Arafat and Some 4,000 of His Men Sail out of Tripoli
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Arafat and Some 4,000 of His Men Sail out of Tripoli

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Palestine Liberation Organization chief Yasir Arafat and some 4,000 of his men sailed out of Tripoli in northern Lebanon today where they had been surrounded by Syrian-backed PLO dissidents and under almost daily bombardment by Israeli naval craft.

Arafat and his loyalists were evacuated aboard five chartered Greek car ferries escorted by French naval vessels. The Greek ships, flying the United Nations flag in addition to their own national colors and the Palestinian flag, are reportedly taking the PLO fighters to safe havens in North Africa and North Yemen.

Their departure ended several weeks of suspense over whether Israel would interfere militarily with what was the second PLO evacuation from Lebanon under international auspices since the late summer of 1982. Israeli officials expressed satisfaction today that Israel had “made its point” by its constant air and sea harassment of the PLO, cornered in the Tripoli port area and had caused Arafat anxiety and discomfiture by deliberately creating doubt as to whether it intended to allow the PLO to escape unscathed.


The point made, according to these officials, was that far from leaving Tripoli in triumph, Arafat and his men were exposed in their helplessness and dependence on foreign powers for rescue.

Israel Air Force jets overflew Tripoli today as the evacuation fleet departed as if to emphasize Israel’s control over the situation. But the navy gunboats that had been shelling Tripoli as recently as yesterday remained out of sight, avoiding the French Navy corvettes shepherding the Greek ferries.

Israeli officials said it had been understood all along that despite Israel’s refusal to guarantee the rescue ships safe conduct, Israel would not attack foreign merchant ships on the high seas. Once the Greeks and French decided to bring the evacuation fleet into Tripoli harbor, they had good cause to assume that there was no danger from Israel, the officials said.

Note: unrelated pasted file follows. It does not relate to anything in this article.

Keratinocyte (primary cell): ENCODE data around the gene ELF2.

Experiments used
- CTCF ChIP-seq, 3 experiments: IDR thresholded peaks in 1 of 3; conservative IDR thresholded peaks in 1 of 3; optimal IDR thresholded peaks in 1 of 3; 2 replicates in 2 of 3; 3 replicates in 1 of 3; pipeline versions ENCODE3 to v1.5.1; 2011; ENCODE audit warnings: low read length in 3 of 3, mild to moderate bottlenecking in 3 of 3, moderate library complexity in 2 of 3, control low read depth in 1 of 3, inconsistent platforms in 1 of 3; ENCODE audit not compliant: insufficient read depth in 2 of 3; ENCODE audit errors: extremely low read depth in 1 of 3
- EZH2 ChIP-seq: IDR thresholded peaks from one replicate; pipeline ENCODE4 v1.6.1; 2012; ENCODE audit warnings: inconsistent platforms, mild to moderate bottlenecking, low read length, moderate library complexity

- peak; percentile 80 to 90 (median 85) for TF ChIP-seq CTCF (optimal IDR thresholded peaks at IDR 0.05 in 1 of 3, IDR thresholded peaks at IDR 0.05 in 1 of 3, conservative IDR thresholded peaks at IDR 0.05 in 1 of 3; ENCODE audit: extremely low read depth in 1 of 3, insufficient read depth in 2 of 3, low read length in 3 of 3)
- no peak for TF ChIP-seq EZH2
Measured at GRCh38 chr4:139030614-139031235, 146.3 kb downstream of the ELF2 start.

The officials played down U.S. demands that Israel refrain from impeding the departure of Arafat and his men, reiterated yesterday by the White House and State Department. They implied that the Americans knew very well that it was inconceivable that Israel would attack ships of friendly foreign powers on the high seas.

The government also dismissed arguments by the Labor opposition that by first shelling the PLO force and then desisting, Israel gave Arafat the opportunity to depict his evacuation as a success that Israeli power could not prevent. On the contrary, according to government spokesmen, Arafat’s plight was evident to the entire world.

Furthermore, the PLO’s claim of responsibility for the Jerusalem bus bombing which took six lives, soured any sympathy he might have gained in world opinion, they said. The Israelis noted that there had been “no outcry” over the bombardment of the PLO positions in Tripoli.


Nevertheless, there is apprehension in Israeli defense circles that with Arafat and his men out of Lebanon, the dissident PLO faction headed by Abu Moussa will concentrate on terrorist acts against Israel and against the Israel Defense Force in south Lebanon.

Defense experts are also concerned that at least some of Arafat’s men will make every effort to return to Lebanon to resume operations against Israel. Israel clearly would have preferred the civil war within the PLO to have continued with both factions taking a heavy toll of casualties.

Israel conceded today that the drama surrounding Arafat’s departure from Tripoli overshadowed the safe evacuation of Christian civilians and the Phalangist militia from the Shouf mountains town of Dier Al-Kamar where they had been under siege for months by Druze forces.


According to Premier Yitzhak Shimir, that evacuation which Israel helped negotiate, organize and carry out demonstrated Israel’s “positive and stabilizing role” in Lebanon. He noted that the IDF’s involvement in the evacuation of Deir Al-Kamar was “accepted by all the communities involved.”

Shamir spoke at a luncheon for the ambassadors of the European Economic Community (EEC) countries here. He told them that the Lebanese factions were not themselves demanding abrogation of the May 17 agreement between Israel and Lebanon but were “under brutal pressure from the Syrians” to make that demand.

Meanwhile, a hand grenade was thrown at an Israel army patrol in Sidon and a remote-controlled explosive charge detonated nearby today. There were no injuries to Israeli soldiers but according to reports from Beirut, 10 local residents were wounded.

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